This project analysed urban semantics in patristic texts dealt with the cultural horizons of early Christians, a religious, cultural and social fringe group in the Roman Empire. The special focus was on the considerable distance towards different aspects of ancient urban life of which Christians were accused by the Romans. This subject was approached from various angles, following the assumption that the complex phenomenon of Christian urban semantics and their space-shaping consequences could be studied only through investigating a combination of several factors.


Was this distance founded on a discrete normative basis, an identifiable form of Christian urban semantics? The main issue was to pursue the cityscaping effects of group-defined cultural values that stood apart, even against the main trends of ancient citizen values. What were the cultural and theological origins of patristic city images, metaphors and arguments? Did they change during the several centuries of Christians living side by side with their non-Christian neighbors and the gradual integration of the Christian church into the Roman Empire? And what were the underlying cultural Christian semantics that influenced the rebuilding of Roman cities in late antiquity?

The first step were case studies pertaining to the different cultural circumstances that shaped processes of Christianization in cities like Constantinople, Milan and Gaza. These studies enabled first points of comparison. Was the surprisingly different attitude and behaviour that bishops like Ambrose, John Chrysostom or Stephanus of Gaza developed towards their respective cities motivated only by their personal situation and their personality, or perhaps by the specific cultural atmosphere of these towns? What range did their discursive semantics comprise?

The second step, published in several papers, was the question of how the changing life circumstances of Christians in Roman cities and the steadily growing institutional integration of the church into the framework of Roman society shaped changed perceptions and constructions of the ancient city in patristic texts. A further viewpoint was the often-discussed period of urban transformation in Late antiquity and the role of Christianity within it. The conference “Zur Semantik urbaner Räume in der Spätantike – die Rolle des Christentums“ with archaeologists, historians and philologists held by Jan Stenger and Claudia Tiersch tried to come closer to the importance of Christian values as a driving force for urban transformation within a dense network of changed elites, economic opportunities, power relations and increased considerations of local defense. The aim of the conference was not to get a systematic overview concerning the different aspects of urban life in late antiquity but to ask for the immediate consequences of these conditions. For example, what methods could a preacher like Augustine use to persuade his audience to change their perception and attitude towards ancient cities? Why did the Theodosian era mark a certain highlight in constructing images of the Christian city? What were the literary texts that shaped the urban perception of pagan and Christian intellectuals?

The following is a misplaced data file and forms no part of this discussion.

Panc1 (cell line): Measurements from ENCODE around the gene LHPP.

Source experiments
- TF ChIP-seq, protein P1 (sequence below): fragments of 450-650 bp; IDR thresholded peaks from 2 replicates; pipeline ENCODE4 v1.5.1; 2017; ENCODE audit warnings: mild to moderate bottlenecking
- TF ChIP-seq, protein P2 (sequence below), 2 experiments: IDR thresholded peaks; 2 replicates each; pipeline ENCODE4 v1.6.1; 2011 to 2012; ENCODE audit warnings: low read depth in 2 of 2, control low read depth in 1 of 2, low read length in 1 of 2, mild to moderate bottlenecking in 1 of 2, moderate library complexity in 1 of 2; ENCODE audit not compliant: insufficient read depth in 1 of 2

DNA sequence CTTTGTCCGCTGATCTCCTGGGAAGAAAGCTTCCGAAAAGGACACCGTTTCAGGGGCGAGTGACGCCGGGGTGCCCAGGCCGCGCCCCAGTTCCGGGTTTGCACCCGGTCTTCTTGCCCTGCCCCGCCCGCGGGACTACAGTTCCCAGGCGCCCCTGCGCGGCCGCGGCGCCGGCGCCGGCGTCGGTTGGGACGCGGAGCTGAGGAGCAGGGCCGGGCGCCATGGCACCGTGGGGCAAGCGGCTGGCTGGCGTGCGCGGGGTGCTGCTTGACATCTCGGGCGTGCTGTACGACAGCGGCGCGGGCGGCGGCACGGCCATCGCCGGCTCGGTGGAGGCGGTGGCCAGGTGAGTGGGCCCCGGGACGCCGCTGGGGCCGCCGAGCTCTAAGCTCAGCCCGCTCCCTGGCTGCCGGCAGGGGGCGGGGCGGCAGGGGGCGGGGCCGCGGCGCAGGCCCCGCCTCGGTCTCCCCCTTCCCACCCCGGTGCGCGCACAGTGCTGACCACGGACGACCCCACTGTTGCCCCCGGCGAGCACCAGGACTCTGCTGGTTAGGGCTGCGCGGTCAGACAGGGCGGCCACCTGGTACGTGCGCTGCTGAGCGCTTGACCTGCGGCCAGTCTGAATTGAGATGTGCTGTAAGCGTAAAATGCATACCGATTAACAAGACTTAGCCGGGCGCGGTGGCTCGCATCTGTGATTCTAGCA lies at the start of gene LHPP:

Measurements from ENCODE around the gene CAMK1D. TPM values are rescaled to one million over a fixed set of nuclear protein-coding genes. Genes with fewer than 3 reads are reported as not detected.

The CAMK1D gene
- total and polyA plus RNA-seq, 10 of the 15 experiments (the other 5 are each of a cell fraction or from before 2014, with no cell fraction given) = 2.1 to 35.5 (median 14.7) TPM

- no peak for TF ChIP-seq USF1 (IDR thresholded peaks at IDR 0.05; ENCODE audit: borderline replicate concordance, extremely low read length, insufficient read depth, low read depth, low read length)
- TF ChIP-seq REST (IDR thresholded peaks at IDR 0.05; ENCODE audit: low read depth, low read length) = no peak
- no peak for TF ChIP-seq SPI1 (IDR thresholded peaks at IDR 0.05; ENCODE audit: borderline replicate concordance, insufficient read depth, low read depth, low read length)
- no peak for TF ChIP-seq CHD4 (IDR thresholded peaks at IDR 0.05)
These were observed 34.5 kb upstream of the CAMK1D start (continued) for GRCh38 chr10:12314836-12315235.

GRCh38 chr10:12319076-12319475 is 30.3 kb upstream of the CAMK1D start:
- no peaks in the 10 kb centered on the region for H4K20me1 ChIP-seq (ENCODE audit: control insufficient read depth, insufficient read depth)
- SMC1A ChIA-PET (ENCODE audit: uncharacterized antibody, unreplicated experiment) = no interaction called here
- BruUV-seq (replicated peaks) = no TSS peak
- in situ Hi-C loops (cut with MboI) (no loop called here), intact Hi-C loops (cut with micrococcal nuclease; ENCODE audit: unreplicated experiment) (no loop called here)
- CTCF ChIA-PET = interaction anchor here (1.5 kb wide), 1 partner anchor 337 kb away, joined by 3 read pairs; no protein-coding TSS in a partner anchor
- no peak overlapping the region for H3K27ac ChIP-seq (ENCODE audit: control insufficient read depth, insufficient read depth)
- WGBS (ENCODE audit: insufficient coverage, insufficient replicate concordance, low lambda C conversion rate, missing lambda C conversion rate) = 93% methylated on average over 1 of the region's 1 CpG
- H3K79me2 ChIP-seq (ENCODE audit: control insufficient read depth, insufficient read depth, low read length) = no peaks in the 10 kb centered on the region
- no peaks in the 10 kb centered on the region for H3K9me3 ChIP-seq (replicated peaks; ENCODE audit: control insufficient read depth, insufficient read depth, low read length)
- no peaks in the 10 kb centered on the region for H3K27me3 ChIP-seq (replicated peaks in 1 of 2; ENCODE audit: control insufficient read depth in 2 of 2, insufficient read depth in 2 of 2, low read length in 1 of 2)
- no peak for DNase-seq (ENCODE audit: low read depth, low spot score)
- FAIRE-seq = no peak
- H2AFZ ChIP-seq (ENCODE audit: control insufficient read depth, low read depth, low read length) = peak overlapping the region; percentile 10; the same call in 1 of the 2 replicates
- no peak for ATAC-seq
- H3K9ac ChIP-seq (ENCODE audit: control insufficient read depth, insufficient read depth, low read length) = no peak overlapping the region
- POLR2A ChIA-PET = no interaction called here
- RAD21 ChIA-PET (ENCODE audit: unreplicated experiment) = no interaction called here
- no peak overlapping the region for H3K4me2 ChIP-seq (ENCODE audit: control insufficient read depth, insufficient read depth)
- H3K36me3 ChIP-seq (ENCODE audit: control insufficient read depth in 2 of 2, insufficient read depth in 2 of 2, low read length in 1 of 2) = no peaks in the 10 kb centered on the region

Another question was whether the category of the ‘ancient city’ would be appropriate at all for the analysis of urban semantics. A workshop in 2014, held together with sociologists, supplied first suggestions. A paper, given by Claudia Tiersch at the annual Topoi conference in 2015, turned away from too rigid and static a perception of this category in favour of a more processual and interactional approach. However, it pleaded for retaining the figure of ‘ancient city’ as a category of analysis because of shared characteristics which constituted the mental urban background for all inhabitants of the Roman Empire, whether in an affirmative or negative manner. They comprised things like traditional feasts, games and buildings, but especially the high value of civic engagement for the urban institutions and one’s own city as an exclusive focus of loyalty for every citizen. Being a proud Roman citizen meant thinking in deeply local and mundane spheres, a way of living that Christian theology sharply resisted. Therefore the last step, written as a contribution for the final volume of the research group, was a close analysis of the changing urban semantics that patristic texts developed from the 2nd to the 5th century AD and the reasons for this change. The article follows the somewhat escapist tendencies of early Christian literature with their radically new kinds of space construction through the semantic negotiations of apologetic literature. Its end point is the surprisingly differentiated urban semantics found in patristic texts of late antiquity that even made selective use of Stoic and Philonic concepts, defining cities as embodiments of order and administration, a consequence of their own local power claims.

Related Publications (Selection)

Susanne Muth, Claudia Tiersch, Eva Winter, Christian Freigang, Therese Fuhrer, Felix Mundt, Stephan G. Schmid, Ulrich Schmitzer, Monika Trümper and Ulrike Wulf-Rheidt, “Ancient Studies and the Changing Face of Urbanism. The History of Science and Current Perspectives in Dialogue”, in: Space and Knowledge. Topoi Research Group Articles, eTopoi. Journal for Ancient Studies, Special Volume 6 (2016), 598–633

Claudia Tiersch, “A Dispute about Hellenism? Julian and the Citizens of Antioch”, in: Silke Petra Bergjan and Susanna Elm (Eds.), Intellectual Exchange and Religious Diversity in Antioch (CE 350-450), 2018, 103–136

Claudia Tiersch, “Zwischen Segregation und Akkulturation. Paradoxien christlicher Stadtsemantiken im Römischen Reich”, in: M. Wildt (Ed.), Geschichte denken. Perspektiven auf die Geschichtsschreibung heute, Göttingen: Vandenhoeck & Ruprecht, 2014, 34–51